• The theory that "nothing succeeds like excess" is given a heavy workout in SLAP SHOT! It's the macho trip of the century, with escalating doses of calculated mayhem and the most obscene language (in quantity if not quality) of any major film in history. Luckily, it is also outrageously funny and almost perfectly cast. Paul Newman stars as the never-say-die coach of a losing hockey team in an obscure mill town. When the mill shuts down and the team is threatened with extinction, Newman goes all out to turn the team around and win the league championship, hoping that the owner will sell the team to another city. With the aid of dirty tricks, violence on the rink and the talents of a trio of new recruits (who play with slot cars between games), Newman soon has the team on its way to rejuvenation. Nancy Dowd's screenplay gives the proceedings a MASH-like atmosphere, and portrays Newman as an amiable jock whose rootless, free-wheeling lifestyle dooms his intermittent effort to reconcile with his estranged wife (Jennifer Warren). George Roy Hill's direction and Dede Allen's editing are crisp and forceful. Slap Shot occasionally crosses the line from macho parody to offensive exploitation, but for the most part it is good, clean, dirty fun. Rated "R."
• THIEVES is a complex comedy-drama about a couple attempting to cope with the imminent break-up of their marriage. Basically it is a character study, and though it contains many good moments, the movie as a whole does not quite survive the transition from stage to screen. Marlo Thomas recreates her Broadway role as a schoolteacher in a rundown New York neighborhood, attempting to resist the upwardly mobile lifestyle of her husband, Charles Grodin. Marlo's dramatic and comedic talents are displayed to better advantage here than in her previous movie, Jenny. But she is handicapped by a role that attempts to equate spontaneity with childish irresponsibility (such as leaving expensive furniture to be stolen, while the couple lives in a nearly empty apartment). Grodin's characterization is even more circumscribed, and may be the key to why the movie so often fails to connect. He plays an almost totally reactive character, responding in a most conventional manner to Marlo's unconventional thrusts and parries. His attempts to recapture his past have a forlorn quality about them, and even in the couple's tentative reconciliation one senses that he has found her, but not himself. Herb Gardner's screenplay is often witty and psychologically incisive, but much of the dialogue that played well on stage sounds oddly stilted in the movie. Irwin Corey, as Marlo's salty cab-driver father, provides a great deal of the movie's momentum and humor. Though it finally falls short as a satisfying movie, Thieves displays considerable evidence of intelligence and craftsmanship that may serve its principals well in future films. Rated "PG."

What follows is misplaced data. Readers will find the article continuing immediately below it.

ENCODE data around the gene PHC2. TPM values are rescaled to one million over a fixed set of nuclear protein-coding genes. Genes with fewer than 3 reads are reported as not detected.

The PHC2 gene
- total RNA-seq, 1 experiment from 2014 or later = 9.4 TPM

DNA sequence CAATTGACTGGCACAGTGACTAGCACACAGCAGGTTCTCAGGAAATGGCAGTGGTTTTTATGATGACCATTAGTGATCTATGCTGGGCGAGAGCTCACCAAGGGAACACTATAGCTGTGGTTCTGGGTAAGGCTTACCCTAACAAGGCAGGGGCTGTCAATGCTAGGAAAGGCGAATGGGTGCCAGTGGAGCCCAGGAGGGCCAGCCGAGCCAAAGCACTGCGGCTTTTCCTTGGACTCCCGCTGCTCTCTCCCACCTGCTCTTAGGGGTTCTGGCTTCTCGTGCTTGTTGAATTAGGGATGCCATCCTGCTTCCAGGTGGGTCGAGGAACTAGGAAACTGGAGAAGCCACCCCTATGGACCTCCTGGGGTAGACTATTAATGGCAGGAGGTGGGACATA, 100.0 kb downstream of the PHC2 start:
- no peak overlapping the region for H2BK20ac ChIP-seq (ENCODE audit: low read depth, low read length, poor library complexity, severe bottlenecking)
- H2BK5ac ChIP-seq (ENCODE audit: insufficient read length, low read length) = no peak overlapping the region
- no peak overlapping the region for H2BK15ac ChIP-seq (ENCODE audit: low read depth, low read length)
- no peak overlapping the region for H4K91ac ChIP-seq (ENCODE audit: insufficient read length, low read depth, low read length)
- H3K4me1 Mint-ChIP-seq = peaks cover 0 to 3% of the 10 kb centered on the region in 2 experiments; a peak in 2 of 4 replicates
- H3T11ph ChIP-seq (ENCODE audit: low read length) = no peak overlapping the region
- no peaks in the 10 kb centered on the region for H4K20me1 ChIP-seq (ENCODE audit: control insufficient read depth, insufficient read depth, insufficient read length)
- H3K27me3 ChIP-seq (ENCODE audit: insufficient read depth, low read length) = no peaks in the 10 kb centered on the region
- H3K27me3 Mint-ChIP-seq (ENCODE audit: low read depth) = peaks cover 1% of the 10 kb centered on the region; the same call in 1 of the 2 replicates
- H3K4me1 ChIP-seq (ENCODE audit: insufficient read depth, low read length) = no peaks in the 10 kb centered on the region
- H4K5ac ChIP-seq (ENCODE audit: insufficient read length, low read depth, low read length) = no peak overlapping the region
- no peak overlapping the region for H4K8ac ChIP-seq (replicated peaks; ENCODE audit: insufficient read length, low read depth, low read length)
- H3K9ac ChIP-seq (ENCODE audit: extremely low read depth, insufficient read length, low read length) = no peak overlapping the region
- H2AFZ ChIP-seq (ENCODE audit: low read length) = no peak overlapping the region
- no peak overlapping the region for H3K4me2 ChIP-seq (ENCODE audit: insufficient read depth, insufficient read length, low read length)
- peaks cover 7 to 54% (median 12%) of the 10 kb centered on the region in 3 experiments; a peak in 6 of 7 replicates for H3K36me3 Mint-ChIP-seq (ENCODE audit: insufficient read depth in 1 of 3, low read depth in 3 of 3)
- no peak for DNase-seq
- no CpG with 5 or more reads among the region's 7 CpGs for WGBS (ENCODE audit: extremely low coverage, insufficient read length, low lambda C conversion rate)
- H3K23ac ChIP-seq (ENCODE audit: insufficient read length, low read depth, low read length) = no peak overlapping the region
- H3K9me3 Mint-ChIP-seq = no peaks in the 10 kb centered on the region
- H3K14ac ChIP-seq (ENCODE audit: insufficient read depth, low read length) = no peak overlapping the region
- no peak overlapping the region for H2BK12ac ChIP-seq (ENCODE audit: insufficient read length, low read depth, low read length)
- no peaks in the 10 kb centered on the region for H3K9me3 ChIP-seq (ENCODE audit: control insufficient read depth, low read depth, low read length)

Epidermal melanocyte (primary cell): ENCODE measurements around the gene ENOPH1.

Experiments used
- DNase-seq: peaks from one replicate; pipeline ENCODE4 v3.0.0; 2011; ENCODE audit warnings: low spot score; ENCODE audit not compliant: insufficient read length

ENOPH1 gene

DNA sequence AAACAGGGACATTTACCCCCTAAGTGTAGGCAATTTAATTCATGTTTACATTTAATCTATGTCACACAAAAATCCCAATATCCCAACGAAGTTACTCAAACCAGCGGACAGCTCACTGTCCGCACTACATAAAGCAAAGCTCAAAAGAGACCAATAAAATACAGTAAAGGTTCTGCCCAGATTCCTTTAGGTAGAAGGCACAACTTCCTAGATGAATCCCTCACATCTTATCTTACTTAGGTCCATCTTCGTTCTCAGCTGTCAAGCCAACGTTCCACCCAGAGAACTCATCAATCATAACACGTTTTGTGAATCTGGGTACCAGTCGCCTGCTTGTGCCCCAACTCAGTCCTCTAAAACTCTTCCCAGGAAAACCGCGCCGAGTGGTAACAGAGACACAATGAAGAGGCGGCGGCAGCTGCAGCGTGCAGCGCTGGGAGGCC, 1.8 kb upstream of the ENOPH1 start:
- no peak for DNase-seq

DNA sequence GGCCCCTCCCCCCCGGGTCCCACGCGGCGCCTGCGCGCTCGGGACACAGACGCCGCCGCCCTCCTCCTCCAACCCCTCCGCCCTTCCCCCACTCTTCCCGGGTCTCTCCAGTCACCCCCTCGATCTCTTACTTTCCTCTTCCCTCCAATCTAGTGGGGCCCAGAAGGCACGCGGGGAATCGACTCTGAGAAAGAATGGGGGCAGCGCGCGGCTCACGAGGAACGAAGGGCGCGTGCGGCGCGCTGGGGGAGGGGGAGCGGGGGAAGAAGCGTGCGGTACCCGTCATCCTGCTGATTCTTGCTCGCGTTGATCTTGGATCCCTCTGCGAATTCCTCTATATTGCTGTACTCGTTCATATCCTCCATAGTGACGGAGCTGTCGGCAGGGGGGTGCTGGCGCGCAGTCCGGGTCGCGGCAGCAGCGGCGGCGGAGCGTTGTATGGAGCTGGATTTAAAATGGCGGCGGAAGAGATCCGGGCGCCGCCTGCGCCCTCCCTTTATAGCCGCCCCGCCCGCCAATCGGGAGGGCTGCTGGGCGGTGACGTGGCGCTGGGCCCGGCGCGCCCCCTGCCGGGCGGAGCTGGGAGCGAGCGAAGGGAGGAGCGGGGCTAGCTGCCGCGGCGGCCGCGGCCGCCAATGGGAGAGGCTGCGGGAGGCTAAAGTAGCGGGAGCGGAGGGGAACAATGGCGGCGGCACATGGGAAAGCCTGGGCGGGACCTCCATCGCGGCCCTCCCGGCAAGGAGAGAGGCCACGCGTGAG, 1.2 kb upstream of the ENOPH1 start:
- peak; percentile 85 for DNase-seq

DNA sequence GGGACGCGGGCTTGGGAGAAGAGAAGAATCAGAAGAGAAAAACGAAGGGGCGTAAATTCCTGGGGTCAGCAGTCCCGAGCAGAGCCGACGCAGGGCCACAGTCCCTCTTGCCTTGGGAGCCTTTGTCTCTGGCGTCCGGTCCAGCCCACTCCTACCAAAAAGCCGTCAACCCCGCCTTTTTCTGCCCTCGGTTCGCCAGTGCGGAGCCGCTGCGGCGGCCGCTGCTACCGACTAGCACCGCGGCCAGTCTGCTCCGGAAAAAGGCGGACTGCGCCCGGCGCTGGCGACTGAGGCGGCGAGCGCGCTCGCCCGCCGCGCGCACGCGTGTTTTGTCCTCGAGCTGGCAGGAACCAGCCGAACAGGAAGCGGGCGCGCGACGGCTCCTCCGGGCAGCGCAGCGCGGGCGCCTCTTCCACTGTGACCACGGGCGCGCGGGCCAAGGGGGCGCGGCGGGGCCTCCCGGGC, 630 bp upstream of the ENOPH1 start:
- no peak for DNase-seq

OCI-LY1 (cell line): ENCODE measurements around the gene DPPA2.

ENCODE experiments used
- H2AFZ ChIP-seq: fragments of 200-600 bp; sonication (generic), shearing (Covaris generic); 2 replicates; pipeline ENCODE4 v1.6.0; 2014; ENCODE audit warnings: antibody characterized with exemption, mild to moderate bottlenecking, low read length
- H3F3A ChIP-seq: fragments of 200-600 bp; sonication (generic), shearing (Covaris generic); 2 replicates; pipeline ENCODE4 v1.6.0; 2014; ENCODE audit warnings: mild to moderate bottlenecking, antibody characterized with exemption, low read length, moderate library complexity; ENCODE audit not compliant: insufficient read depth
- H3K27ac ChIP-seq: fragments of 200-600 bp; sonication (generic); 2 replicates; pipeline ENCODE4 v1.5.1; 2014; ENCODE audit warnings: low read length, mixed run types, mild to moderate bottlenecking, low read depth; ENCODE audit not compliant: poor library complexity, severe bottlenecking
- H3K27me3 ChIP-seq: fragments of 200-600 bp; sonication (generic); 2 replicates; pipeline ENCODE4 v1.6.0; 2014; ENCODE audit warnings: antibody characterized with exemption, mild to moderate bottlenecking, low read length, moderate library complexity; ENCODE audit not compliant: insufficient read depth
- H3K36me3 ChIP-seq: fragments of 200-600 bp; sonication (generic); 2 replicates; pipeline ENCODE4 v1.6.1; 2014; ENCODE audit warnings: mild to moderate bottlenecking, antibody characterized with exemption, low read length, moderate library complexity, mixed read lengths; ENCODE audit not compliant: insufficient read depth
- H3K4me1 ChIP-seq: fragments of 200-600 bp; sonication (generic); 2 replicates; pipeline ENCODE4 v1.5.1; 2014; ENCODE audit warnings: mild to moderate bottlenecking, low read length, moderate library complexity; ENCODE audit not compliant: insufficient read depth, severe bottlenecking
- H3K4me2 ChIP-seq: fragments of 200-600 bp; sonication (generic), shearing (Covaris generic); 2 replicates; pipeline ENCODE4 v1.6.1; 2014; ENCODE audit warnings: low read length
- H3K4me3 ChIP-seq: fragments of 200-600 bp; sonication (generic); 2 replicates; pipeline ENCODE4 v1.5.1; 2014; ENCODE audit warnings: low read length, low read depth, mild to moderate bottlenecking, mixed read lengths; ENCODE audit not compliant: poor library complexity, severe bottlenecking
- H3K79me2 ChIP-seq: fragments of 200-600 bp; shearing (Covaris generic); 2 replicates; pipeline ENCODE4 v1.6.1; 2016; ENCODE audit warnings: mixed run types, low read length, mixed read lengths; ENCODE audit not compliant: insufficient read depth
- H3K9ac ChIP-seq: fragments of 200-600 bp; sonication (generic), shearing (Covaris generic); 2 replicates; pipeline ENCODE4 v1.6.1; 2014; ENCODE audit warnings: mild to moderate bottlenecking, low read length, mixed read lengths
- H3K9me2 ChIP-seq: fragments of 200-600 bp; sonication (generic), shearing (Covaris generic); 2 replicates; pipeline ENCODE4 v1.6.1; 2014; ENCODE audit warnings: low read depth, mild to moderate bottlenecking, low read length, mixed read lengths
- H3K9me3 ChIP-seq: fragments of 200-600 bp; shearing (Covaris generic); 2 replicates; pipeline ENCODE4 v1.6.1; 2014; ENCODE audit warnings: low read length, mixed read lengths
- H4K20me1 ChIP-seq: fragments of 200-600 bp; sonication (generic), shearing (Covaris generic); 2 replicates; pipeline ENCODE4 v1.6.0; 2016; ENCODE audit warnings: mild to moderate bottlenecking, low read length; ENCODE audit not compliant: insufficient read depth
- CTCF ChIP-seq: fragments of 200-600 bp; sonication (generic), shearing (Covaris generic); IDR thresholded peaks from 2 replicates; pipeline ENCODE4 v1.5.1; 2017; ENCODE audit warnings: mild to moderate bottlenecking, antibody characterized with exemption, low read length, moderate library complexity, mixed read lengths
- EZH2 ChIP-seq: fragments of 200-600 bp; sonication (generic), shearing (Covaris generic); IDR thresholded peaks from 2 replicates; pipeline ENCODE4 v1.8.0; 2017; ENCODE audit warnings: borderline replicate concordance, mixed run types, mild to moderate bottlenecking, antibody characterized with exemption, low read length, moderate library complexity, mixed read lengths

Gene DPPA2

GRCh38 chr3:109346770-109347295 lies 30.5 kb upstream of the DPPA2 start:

• Though they have little else in common, THE SENTINEL and TWILIGHT'S LAST GLEAMING share a common view of man as manipulated tool.
In The Sentinel, the manipulators are the forces of good and evil, as seen from a medieval religious viewpoint. Christina Raines is a hapless New York fashion model who becomes ensnared in this struggle between two sets of manipulators, and whose free will is finally levelled down to the choice of whom she will be manipulated by. Reinforcing the view of man as helpless and depraved is an accelerating parade of hideous deformities, gratuitous gore and decidedly non-erotic nudity. Sense-of-life issues aside, The Sentinel works reasonably well as a horror film in the tradition of The Exorcist and The Omen, with a literate script and good performances. Those who incline toward the film's view of human nature may even find it a religious experience.
In Twilight's Last Gleaming, the most simple-minded movie of its type since Executive Action, the manipulators are a group of political insiders, covering up the final secret of the Vietnam War. According to this particular conspiracy theory, these people (including an unnamed President of the United States) were aware from the start that the war was a hopeless cause; its only purpose was to impress the Russians with America's guts and determination. Burt Lancaster, as a former high-ranking military officer who is aware of The Secret, takes over a Titan missile base with the aid of several death-row escapees, and threatens to start World War III unless the President tells all. The movie is as technically proficient as it is politically naive. As is usual with this type of dramatized paranoia, the manipulators are firmly entrenched, and the plot holes are sufficient to swallow up a whole missile base. There is not a scrap of documentation brought forth to support the film's thesis; if there were, the public would be better served by bringing the evidence out into the open, rather than by hiding behind fiction masquerading as political reality. There are enough real demons in government without inventing imaginary ones. Rated "R."
This article originally appeared in print under the headline "Movies".